Leslie Moonves might have been the genius who made CBS the number one network for the last two decades, but to the women who worked for and around him, he was just another dirty old man.
Ronan Farrow’s two reports on the former CEO of CBS describe women whom Moonves utterly terrorized during what the women thought were business meetings, much as Harvey Weinstein terrorized women unfortunate enough to be alone with him.
Moonves resigned on Sunday, leaving the network a second black eye less than year after the departure of another media masher, Charlie Rose.
Farrow’s First Story
The New Yorker published Farrow’s first salvo at Moonves on August 6, detailing the recollections of 30 people. Six claimed Moonves molested them.
One of them was Emmy nominee Illeana Douglas, who appeared in Cape Fear and Goodfellas. She considered Moonves a “father figure.”
When Douglas met with Moonves in 1997 to discuss a script, he asked if she was single. Douglas tried to talk about the script, but Moonves asked to kiss her. “It’ll just be between you and me,” he told her. “Come on, you’re not some nubile virgin.”
Then Moonves pushed himself on her, Farrow reported, “‘violently kissing her,’ holding her down on the couch with her arms above her head.... ‘The physicality of it was horrendous.’ She recalled lying limp and unresponsive beneath him.”
“What happened to me was a sexual assault,” she told Farrow.
Farrow also described Moonves’ meeting with screenwriter Janet Jones, where he used much the same approach. Jones was “really prepared” to discuss the business of writing, but Moonves had risky business on his mind:
Moonves surprised her by asking if she wanted a glass of wine. She declined, sat down on the couch, and began pitching her screenplay. Suddenly, Jones told me, “he came around the corner of the table and threw himself on top of me. It was very fast.” Moonves, she said, began trying to kiss her. Jones said that she struggled, and then shoved Moonves away hard, yelling, “What do you think you’re doing?” Moonves, appearing startled, got up. “‘Well, I was hitting on you. I wanted a kiss,’” she recalled him saying. Jones began to leave. “He said, ‘Oh, come on, it’s nothing,’” she said. “‘Calm down, don’t be so excited.’”
Another victim of Moonves was producer Christine Peters, Farrow reported. While they met sometime in 2006, he sat down on a couch next to Peters and “he just put a hand up my skirt.”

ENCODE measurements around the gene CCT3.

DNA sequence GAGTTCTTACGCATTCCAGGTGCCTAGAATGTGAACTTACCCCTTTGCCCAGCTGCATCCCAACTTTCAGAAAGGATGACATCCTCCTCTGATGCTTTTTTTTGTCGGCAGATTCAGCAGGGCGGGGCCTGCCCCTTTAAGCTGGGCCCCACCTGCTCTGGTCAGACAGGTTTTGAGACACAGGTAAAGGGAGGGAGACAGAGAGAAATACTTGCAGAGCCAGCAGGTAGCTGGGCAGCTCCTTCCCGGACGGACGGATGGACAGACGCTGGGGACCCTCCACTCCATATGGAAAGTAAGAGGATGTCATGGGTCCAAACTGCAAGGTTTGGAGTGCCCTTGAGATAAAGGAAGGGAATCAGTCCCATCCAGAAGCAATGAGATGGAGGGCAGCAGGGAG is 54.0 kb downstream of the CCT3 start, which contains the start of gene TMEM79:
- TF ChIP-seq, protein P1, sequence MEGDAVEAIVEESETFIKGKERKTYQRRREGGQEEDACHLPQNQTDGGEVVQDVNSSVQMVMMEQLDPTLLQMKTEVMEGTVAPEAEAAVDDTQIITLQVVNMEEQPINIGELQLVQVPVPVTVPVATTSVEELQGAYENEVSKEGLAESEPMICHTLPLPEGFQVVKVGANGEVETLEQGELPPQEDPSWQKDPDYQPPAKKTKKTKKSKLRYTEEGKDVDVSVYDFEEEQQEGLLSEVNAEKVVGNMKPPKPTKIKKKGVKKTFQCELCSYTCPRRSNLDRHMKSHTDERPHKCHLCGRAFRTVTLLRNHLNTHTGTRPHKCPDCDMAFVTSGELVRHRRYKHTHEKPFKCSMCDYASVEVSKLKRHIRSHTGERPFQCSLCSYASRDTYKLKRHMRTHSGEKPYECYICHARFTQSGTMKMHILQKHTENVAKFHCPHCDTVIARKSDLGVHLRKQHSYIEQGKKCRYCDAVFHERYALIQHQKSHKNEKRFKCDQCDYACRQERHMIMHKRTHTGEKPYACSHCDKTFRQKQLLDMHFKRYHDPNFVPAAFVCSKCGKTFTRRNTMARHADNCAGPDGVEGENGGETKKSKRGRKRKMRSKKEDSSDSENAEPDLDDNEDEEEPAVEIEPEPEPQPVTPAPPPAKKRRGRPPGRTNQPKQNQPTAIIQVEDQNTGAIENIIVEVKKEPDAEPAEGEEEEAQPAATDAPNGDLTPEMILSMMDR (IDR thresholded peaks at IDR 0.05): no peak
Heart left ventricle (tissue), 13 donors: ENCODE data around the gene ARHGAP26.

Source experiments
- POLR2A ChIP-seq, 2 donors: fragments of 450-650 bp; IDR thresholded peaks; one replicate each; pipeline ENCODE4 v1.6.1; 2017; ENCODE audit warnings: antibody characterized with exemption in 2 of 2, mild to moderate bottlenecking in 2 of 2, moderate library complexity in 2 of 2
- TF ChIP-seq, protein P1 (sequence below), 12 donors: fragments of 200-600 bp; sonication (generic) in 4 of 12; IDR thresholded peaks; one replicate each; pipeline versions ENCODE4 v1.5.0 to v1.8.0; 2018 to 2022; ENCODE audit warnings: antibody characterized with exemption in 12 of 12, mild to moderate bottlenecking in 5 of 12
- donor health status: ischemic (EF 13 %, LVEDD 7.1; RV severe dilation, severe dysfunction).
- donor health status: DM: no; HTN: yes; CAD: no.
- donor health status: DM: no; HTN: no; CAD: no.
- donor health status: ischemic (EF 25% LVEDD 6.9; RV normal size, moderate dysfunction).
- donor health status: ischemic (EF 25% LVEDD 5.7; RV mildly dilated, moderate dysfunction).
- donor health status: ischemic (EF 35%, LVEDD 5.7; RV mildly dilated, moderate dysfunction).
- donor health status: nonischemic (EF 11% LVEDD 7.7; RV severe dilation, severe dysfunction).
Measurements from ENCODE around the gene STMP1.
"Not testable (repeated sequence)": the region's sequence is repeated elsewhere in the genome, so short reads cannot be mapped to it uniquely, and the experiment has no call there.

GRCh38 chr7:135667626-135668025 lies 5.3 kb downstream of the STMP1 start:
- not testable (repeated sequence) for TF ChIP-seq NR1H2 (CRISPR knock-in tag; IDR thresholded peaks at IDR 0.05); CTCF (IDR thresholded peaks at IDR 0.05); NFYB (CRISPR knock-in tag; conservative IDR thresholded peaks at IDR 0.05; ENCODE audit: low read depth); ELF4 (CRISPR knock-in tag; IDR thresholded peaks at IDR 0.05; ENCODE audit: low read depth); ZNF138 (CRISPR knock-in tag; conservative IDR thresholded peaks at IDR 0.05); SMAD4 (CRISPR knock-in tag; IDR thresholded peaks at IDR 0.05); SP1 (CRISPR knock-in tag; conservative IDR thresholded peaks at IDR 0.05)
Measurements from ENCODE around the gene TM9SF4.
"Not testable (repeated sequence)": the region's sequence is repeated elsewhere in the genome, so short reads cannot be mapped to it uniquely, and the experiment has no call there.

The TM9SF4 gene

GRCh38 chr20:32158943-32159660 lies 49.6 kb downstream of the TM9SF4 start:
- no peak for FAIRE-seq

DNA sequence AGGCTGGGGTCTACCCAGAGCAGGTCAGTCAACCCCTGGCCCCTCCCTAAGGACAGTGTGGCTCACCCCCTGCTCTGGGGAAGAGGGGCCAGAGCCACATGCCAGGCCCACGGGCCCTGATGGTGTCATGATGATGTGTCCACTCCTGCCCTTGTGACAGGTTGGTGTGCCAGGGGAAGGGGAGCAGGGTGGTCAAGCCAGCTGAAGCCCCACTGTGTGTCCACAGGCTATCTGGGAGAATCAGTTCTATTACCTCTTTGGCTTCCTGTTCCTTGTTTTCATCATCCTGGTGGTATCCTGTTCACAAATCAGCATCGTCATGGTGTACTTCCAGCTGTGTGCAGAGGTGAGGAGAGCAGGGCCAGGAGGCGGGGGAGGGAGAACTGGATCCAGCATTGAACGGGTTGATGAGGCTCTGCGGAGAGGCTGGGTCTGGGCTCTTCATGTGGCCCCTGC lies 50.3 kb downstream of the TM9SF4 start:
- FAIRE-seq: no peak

Farrow’s Second Story
Yet not until Farrow fired again did Moonves quit CBS.
The second story contains the allegations that Moonves forced Phyllis Golden-Gottlieb to perform oral sex, a crime she reported to police last year. Golden-Gottlieb, who had been a top hand at NBC, MGM, and Disney, told Farrow that Moonves assaulted her in 1986. “You sort of just go numb. You don’t know what to do,” she told Farrow. She didn’t report the crime, Farrow wrote, because she was a single mother who feared he could ruin her career. At the time, Moonves was an executive at Lorimar-Telepictures. Moonves also tossed the woman against a wall in a rage, and then tried, in the end, to do what she feared: wreck her career.
Moonves hid the police probe for several months, Farrow reported.
Moonves was informed of Golden-Gottlieb’s complaint to the Los Angeles Police in the fall. He did not disclose the existence of the criminal investigation to a number of CBS board members until several months later. The full board was not informed, and Moonves was allowed to continue running the company.
Farrow described another victim who suffered a panic attack while Moonves attempted to have sex with her in 1994, and yet even more whom Moonves ambushed by, for instance, suddenly exposing himself. Moonves even tried to molest massage therapists, Farrow reported. Their harrowing experiences were such that they refused to go to his room.
CBS has hired two law firms to investigate the accusations.
Another top man at CBS who faces sex accusations is Jeff Fager, executive producer for 60 Minutes and former chairman for CBS News. Women accuse Fager not only of groping but also of protecting other men who did so. Farrow recounted the story of an intern who claims Fager grabbed on her behind.
In November, the network fired veteran on-air talent Charlie Rose after several women accused him of sexual harassment.